Last week, after Westworld briefly introduced the drug Genre, it wasn’t hard to guess, based on the title for the next episode, that its set-up would be paid off quickly. But the chaotic, often thrilling “Genre” does play against one key assumption: That, as in Watchmen’s “This Extraordinary Being,” the drug would serve as a catalyst for a key character’s flashbacks.
No, instead the flashbacks taking up a bulk of the episode are all Serac’s, as he essentially narrates a love letter to his god/creation, the current incarnation of Rehoboam. Many of the key details of his story have been known for a while — most importantly, the deal with Incite that gave him access to the massive amounts of data necessary to build “the system,” becoming insanely wealthy and powerful.
But “Genre” does follow up on the brief glimpse of another boy in Serac’s flashback to the destruction of Paris, becoming a tale of two brothers who “came to the new world with one goal: to build a god.” Serac narrates in detail what that quest has meant for him, essentially laying out all the details of his supervillain plan — control all of human society by using people’s personal data to not just predict their life choices, but dictate their futures. And, for those who fail to conform within the boundaries the system imposes on them, there are his “reeducation centers,” where people including Serac’s brother can theoretically be programmed to fit in better.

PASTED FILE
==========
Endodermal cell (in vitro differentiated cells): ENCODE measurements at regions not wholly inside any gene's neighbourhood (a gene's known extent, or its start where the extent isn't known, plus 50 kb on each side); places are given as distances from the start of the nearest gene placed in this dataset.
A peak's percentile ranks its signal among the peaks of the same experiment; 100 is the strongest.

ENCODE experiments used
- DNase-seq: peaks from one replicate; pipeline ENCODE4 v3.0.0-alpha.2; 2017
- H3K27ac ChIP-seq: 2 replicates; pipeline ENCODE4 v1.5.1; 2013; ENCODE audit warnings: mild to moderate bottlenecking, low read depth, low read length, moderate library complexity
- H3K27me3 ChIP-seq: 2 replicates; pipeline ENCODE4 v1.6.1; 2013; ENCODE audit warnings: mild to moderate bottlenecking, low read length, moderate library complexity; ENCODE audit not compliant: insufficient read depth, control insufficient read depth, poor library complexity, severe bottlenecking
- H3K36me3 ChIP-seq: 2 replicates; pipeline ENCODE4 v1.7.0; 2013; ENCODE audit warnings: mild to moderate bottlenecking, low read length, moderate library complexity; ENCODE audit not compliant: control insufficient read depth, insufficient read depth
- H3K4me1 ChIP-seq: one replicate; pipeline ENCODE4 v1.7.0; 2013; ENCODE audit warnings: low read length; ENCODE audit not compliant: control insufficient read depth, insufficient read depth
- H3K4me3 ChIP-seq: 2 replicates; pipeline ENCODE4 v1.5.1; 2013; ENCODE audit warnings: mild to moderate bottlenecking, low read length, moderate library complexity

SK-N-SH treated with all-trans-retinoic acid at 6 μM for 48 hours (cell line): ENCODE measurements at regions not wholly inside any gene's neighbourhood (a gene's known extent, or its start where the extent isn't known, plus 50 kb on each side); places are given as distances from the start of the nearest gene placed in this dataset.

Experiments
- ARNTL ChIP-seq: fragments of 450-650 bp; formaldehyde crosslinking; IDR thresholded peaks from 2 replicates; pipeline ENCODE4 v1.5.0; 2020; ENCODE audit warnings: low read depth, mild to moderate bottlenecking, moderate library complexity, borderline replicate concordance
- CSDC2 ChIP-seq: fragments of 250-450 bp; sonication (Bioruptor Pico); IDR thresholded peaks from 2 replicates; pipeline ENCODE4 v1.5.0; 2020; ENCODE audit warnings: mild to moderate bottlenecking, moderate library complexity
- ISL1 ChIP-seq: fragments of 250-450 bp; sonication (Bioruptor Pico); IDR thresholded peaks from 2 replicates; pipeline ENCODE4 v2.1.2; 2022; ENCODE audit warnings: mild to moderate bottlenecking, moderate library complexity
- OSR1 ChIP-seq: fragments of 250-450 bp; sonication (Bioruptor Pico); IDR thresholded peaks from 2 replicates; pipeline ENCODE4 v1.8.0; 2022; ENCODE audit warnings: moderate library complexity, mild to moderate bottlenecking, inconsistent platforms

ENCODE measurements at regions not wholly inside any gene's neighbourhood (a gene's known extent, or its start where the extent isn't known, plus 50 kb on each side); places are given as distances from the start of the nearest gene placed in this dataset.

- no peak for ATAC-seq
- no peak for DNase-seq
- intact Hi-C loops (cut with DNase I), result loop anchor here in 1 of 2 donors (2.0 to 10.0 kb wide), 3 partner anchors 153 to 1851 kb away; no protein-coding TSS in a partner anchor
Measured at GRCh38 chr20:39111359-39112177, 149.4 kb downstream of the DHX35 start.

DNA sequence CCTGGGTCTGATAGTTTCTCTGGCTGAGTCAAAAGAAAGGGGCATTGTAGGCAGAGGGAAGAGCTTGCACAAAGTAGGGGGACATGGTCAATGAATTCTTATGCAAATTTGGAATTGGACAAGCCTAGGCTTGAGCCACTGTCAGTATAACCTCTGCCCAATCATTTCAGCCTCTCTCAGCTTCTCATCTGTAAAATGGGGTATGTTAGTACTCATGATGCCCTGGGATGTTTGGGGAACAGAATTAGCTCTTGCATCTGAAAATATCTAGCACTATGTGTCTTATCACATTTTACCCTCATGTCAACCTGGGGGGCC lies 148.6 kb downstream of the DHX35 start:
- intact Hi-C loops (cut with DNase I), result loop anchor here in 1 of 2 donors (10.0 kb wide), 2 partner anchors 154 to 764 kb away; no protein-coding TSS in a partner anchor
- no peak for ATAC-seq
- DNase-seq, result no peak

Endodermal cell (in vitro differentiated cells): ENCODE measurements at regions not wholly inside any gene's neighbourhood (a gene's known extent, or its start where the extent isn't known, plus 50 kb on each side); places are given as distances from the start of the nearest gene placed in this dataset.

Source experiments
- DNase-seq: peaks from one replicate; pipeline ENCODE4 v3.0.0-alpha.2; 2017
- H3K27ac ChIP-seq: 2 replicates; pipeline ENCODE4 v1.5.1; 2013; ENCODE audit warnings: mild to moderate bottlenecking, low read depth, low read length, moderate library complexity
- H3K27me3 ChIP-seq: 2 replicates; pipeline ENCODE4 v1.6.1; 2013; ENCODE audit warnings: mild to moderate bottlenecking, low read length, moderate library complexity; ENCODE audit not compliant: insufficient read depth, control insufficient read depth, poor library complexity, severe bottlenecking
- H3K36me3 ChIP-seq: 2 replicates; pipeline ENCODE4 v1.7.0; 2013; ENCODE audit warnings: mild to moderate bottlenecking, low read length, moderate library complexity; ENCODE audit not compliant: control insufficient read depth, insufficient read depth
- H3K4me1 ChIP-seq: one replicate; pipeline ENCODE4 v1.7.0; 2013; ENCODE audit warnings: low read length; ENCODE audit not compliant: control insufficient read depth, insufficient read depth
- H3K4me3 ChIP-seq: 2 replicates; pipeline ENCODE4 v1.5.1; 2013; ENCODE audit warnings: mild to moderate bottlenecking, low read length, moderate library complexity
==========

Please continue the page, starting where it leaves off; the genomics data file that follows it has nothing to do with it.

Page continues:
Oh, and Serac is willing to do anything, including experiment on his own brother and murder Liam Dempsey Senior, to preserve the system. Like I said, supervillain. Though what Dolores manages to set in motion this week definitely brings in some shades of gray.
Having successfully captured Liam Jr., Dolores and Caleb keep moving to evade Serac’s security forces, who are hot on their trail — the one potential catch is that Liam, in an attempt to slip away, drugs Caleb with the dose of Genre that his friend had previously given him. Fortunately, while Caleb is disoriented, it doesn’t hinder their ability to escape too badly — and also leads to some surreal riffs on the usual Westworld action.
Because Genre is basically the drug trip equivalent of “a film festival,” this means director Anna Foerster gets to play with the visual stylization of some scenes, as seen from Caleb’s point of view. Some stand out more than others, with the first level of black and white cinema, interlaced with the reality of color, proving to be the most notable.
It’s really the music, though, which elevates these sequences, beginning with a strong noir-influenced track beautifully mashed up with Ramin Djawadi’s always exciting modern-era score. Then, as the battle on the streets of Los Angeles intensifies, in comes Wagner’s “Ride of the Valkyries” to invoke memories of Apocalypse Now and other famous battle scenes.
The third stage of Caleb’s trip goes to a pretty literal place: as Caleb gazes upon Dolores in the middle of battle, the instrumental theme from the 1970 film Love Story, written by Francis Lai, begins to pluck at his heartstrings. (For all the Caleb/Dolores ‘shippers out there, it’s important to remember here that Love Story is a tragedy.)